John Paul Filo/CBS/Landov
November 19, 2010 02:00 PM

Miss Kentucky 2009 and her father, an entrepreneur who moonlights as a wrestling coach, are on a race around the world. It sounds like the beginning of a joke, but Gary, 53, and Mallory Ervin, 24, proved to be no laughing matter for the competition on The Amazing Race. They called from their Kentucky homes to tell PEOPLE about oversleeping, engagements, bad maps and stupid mountains.

It didn’t seem like you were that far behind. Did you have hope?
Mallory: It doesn’t show how far we drive on these legs . . . We were in the car for nine hours after a long flight. We drove all the way to the top of the mountain and all the way back down. We felt hopeless and then we saw Nat and Kat and they had the same map. At the end, we saw them and our hope was renewed.
Gary: We saw them going up the mountain when we’d finally found the right way, at the water station and then at the market. Each time we gained on them.

What’s to blame in your elimination?
Mallory: It just wasn’t meant to be. We can’t blame it on anything.
Gary: As the race goes on and the fewer the teams, the less you can afford to make mistakes – big or small. We suffered flat tires, brokedown cabs and dehydration with 11 teams and we survived. But when there are six teams, mistakes really cost you.
Mallory: There is a huge amount of luck involved.

Like with Chad and Stephanie?
Mallory: If they had slept in by two hours on any other leg, they would have been in trouble.

Did that sting to lose out to a team that overslept?
Mallory: No, I’d blame it on the map before I blame them. Actually, if there was anyone we wanted to see win that leg, it would have been them. That was a special day for them.

How was it witnessing that engagement?
Mallory: So cool. I felt like I was part of their lives. It made us all step away from all the stress and realize that while we’re competing against these people, they have become our friends.

Several teams have had big blowups but you guys were so respectful and level-headed. Do you attribute this to being father and daughter?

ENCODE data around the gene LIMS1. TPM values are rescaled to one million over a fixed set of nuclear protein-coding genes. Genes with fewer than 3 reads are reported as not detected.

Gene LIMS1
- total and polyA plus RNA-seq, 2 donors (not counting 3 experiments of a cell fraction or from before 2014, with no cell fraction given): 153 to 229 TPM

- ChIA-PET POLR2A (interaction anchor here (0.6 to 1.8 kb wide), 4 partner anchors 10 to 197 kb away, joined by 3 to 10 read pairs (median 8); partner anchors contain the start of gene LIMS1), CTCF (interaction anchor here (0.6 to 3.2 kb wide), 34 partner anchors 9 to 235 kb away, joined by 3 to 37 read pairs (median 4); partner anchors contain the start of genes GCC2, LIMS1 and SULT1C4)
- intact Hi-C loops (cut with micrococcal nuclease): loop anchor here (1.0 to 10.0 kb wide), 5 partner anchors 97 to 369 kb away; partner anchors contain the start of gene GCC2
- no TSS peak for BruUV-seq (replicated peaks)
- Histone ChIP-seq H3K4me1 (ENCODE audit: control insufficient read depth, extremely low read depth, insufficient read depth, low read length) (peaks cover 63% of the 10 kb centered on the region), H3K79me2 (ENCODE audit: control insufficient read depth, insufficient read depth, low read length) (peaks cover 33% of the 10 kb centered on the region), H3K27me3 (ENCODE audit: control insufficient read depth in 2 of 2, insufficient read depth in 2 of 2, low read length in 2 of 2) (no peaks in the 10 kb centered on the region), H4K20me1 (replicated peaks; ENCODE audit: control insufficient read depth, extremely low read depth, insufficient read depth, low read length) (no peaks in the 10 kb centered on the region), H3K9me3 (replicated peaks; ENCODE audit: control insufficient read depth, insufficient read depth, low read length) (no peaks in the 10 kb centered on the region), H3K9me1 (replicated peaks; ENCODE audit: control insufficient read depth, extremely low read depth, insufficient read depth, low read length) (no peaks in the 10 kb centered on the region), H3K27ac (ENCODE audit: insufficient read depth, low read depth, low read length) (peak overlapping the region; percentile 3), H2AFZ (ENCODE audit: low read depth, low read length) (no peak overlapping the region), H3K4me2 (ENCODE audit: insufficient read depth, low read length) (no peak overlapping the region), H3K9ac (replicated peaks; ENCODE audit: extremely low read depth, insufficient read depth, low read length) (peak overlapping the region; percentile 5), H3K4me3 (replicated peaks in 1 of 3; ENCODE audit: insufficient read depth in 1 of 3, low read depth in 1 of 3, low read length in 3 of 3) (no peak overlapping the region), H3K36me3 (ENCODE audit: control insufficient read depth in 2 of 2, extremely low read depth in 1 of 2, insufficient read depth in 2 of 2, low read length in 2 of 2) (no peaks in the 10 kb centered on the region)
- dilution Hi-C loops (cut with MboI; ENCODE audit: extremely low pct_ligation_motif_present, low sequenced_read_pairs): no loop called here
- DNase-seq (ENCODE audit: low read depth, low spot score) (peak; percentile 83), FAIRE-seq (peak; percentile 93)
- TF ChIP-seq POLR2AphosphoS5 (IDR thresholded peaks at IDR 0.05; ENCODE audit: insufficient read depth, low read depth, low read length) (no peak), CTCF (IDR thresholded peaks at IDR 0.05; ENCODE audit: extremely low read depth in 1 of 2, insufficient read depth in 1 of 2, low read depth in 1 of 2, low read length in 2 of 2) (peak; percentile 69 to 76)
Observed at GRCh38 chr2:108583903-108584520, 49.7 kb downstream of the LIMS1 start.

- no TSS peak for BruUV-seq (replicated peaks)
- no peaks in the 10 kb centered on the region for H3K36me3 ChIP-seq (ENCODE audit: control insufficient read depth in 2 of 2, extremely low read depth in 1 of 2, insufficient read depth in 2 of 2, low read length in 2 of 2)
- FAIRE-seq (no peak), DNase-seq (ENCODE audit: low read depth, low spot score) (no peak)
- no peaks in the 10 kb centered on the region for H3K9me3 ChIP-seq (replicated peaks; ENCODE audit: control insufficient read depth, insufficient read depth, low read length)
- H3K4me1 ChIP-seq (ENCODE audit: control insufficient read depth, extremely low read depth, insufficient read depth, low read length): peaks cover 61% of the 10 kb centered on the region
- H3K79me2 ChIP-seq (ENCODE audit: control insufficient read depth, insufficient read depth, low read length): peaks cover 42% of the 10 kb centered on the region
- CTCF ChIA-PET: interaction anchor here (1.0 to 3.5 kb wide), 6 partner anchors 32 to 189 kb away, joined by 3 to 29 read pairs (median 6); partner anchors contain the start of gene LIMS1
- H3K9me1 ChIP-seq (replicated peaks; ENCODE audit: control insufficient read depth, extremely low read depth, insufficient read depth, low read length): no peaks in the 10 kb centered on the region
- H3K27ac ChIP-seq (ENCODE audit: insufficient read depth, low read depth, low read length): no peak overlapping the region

Mallory: Yes ma’am. We’ve always been close. We will always love each other and this wasn’t going to make or break our relationship.
Gary: Communication is also easier with Mallory. I knew what to expect from her. And we both have different skills that compliment each other.

What was your most challenging moment?
Gary: In Ghana. The bicycle challenge. It was very, very hot and we’d just pushed that wheelbarrow and incredible distance. It was in the sun with no shade. Mal was dehydrated and going into heat stroke. It took everything for us to get that challenge completed.
Mallory: The most challenging moments for me were when we were lost and hadn’t seen another team or being in an airport trying to find earlier flights or making the decision to do one challenge over the other and worrying that you’d made the wrong choice.

And the best?
Gary: Watching Mallory on the dog sleds and then the tech sleds. It was priceless to take this adventure with my daughter.
Mallory: My favorite moment was on the second leg in Ghana when we’d had a tough, tough day and we thought we were done. We were standing on that mat, looking at Phil, thinking we were eliminated, so disappointed. To hear him say we were team nine instead of 10, relief and joy poured over my body.

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